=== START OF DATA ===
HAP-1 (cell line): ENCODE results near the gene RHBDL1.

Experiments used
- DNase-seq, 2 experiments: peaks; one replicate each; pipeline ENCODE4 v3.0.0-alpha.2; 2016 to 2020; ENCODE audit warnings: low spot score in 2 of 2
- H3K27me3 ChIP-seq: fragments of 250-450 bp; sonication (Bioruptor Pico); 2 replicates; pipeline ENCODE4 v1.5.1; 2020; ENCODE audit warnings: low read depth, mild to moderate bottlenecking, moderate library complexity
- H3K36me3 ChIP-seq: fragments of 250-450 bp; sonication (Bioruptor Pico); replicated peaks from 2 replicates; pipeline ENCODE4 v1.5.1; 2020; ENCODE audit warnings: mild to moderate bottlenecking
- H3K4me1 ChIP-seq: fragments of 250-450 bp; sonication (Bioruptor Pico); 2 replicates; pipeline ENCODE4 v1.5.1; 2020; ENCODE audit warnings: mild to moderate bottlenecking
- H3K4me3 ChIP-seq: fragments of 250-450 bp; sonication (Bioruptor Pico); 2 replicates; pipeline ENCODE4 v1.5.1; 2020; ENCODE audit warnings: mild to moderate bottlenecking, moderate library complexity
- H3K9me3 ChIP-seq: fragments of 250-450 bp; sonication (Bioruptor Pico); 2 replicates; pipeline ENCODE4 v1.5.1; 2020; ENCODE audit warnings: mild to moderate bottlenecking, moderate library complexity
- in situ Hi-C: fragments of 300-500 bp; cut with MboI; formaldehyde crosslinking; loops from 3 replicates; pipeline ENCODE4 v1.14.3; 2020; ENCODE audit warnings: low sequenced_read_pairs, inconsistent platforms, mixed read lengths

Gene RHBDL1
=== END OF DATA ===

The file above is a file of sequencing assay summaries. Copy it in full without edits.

HAP-1 (cell line): ENCODE results near the gene RHBDL1.

Experiments used
- DNase-seq, 2 experiments: peaks; one replicate each; pipeline ENCODE4 v3.0.0-alpha.2; 2016 to 2020; ENCODE audit warnings: low spot score in 2 of 2
- H3K27me3 ChIP-seq: fragments of 250-450 bp; sonication (Bioruptor Pico); 2 replicates; pipeline ENCODE4 v1.5.1; 2020; ENCODE audit warnings: low read depth, mild to moderate bottlenecking, moderate library complexity
- H3K36me3 ChIP-seq: fragments of 250-450 bp; sonication (Bioruptor Pico); replicated peaks from 2 replicates; pipeline ENCODE4 v1.5.1; 2020; ENCODE audit warnings: mild to moderate bottlenecking
- H3K4me1 ChIP-seq: fragments of 250-450 bp; sonication (Bioruptor Pico); 2 replicates; pipeline ENCODE4 v1.5.1; 2020; ENCODE audit warnings: mild to moderate bottlenecking
- H3K4me3 ChIP-seq: fragments of 250-450 bp; sonication (Bioruptor Pico); 2 replicates; pipeline ENCODE4 v1.5.1; 2020; ENCODE audit warnings: mild to moderate bottlenecking, moderate library complexity
- H3K9me3 ChIP-seq: fragments of 250-450 bp; sonication (Bioruptor Pico); 2 replicates; pipeline ENCODE4 v1.5.1; 2020; ENCODE audit warnings: mild to moderate bottlenecking, moderate library complexity
- in situ Hi-C: fragments of 300-500 bp; cut with MboI; formaldehyde crosslinking; loops from 3 replicates; pipeline ENCODE4 v1.14.3; 2020; ENCODE audit warnings: low sequenced_read_pairs, inconsistent platforms, mixed read lengths

Gene RHBDL1